American scholar Andrew Nathan has an interesting piece in Foreign Affairs summarizing what “insiders” say is Beijing’s approach to the crisis in Hong Kong. Though the presentation of this analysis fits too neatly into a US-centric worldview, it helps explain why the Hong Kong government is moving quickly to address the city’s dire shortage of housing: Because the central government believes the protests are being driven primarily by intolerable socio-economic conditions. Fix those, and the rest will take care of itself.
The logic has appeal. While Nathan’s sources are almost certainly wrong to suggest that the country’s senior leadership isn’t worried about addressing the political dimension of the protests, it makes sense to train attention and resources on fixing first what can be fixed easiest. Any capable government would be taking this approach.
doesn’t necessarily mean that Beijing misunderstands where the protesters’ rage
is coming from. The country’s leadership probably knows all too well that the crisis
is not going to be fixed with bread alone. But it also likely understands that
without a commitment to deep socio-economic reform, no other grievances can be
addressed in a sustainable way. Fixing the land issue is about much more than
bringing down the cost of living. It’s about changing the way people live.
Continue reading Hong Kong gets reform agenda rolling
The most rural of the GBA’s nine cities inside Guangdong, Zhaoqing is now well-connected by high-speed railway and has high ambitions of catching up to the rest in economic development.
Continue reading Zhaoqing: ‘Home of Gold’ joins tech drive
Dongguan is noted for its manufacturing prowess, not its scenery. However, that is misleading. The city has been given a “National Excellence in Tourism” award, largely as a result of its historical relics and charming natural attractions. There is much to see and do here, and it’s a big place, so you need to plan your outings carefully. Here! (the magazine) is a good resource for events and listings of restaurants and bars. Following are our recommendations for the Top 10 must-go spots in Dongguan.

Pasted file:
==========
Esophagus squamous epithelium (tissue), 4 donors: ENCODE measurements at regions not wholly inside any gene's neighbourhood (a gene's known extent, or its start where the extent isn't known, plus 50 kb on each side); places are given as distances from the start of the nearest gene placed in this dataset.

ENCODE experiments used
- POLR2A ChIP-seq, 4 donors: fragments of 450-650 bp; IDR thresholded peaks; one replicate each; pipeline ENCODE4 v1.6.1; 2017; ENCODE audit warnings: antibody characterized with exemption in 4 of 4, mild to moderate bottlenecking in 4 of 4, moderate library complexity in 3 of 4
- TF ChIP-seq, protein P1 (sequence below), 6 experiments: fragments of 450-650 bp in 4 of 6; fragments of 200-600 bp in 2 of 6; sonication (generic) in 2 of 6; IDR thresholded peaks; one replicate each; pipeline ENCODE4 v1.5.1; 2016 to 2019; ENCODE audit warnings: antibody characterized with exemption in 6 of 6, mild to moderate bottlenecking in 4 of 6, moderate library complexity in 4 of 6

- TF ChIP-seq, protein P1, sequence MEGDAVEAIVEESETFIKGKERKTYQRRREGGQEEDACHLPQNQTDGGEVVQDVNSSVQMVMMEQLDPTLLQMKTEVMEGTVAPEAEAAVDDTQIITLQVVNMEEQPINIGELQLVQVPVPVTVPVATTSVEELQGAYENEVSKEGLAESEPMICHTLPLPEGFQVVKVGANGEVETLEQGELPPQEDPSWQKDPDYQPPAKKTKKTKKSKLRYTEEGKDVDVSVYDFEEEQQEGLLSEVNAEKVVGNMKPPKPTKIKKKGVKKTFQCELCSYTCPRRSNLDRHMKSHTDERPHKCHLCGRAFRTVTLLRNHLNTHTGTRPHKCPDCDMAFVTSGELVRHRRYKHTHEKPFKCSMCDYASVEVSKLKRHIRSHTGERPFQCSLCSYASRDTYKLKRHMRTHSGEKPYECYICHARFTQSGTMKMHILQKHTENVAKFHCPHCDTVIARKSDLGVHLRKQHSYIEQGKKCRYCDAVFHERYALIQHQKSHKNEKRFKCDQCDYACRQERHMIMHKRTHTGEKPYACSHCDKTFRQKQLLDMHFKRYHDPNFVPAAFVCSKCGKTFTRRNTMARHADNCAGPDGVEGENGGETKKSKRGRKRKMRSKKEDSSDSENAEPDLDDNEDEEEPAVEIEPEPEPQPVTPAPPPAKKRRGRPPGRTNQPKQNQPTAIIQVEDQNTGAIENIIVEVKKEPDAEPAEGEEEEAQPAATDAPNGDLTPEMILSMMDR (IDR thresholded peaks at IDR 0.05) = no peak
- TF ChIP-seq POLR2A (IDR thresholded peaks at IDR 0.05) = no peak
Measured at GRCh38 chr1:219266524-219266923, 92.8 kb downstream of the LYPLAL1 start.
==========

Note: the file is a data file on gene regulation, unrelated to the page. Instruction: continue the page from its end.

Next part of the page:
Continue reading Exploring Dongguan – Top 10 Spots
Songshan Lake, the high-tech zone in Dongguan, is going upscale. Already the home of the Huawei R&D headquarters known as Ox Horn, which has a collection of European-style buildings and its own mini-railway, the district has been in need of a major commercial complex. It is getting one around the Songshan Lake North railway station, courtesy of China Resources Group, which makes its first foray into Dongguan with a large, mixed use project, Wan Xiang Hui.
The project broke ground yesterday, Dongguan Daily reports. It is expected to be finished in three years, boasting offices, shops, hotels and apartments, covering an area of 44,100 sqm, with a total construction area of about 350,000 sqm. It consists of a podium with five floors above and one below ground, plus two towers at 240 meters and 130 meters high, respectively.
The station is a major future transport hub, with the Guangzhou-Huizhou Intercity Railway passing through, as well as Dongguan’s metro Lines 3 and 5, all of which are still under construction.
Residents will likely especially appreciate the Wan Xiang Hui Square, which will feature a wide variety of modern dining and entertainment options. Songshan Lake is a beautiful area, but it does get a bit dull at night.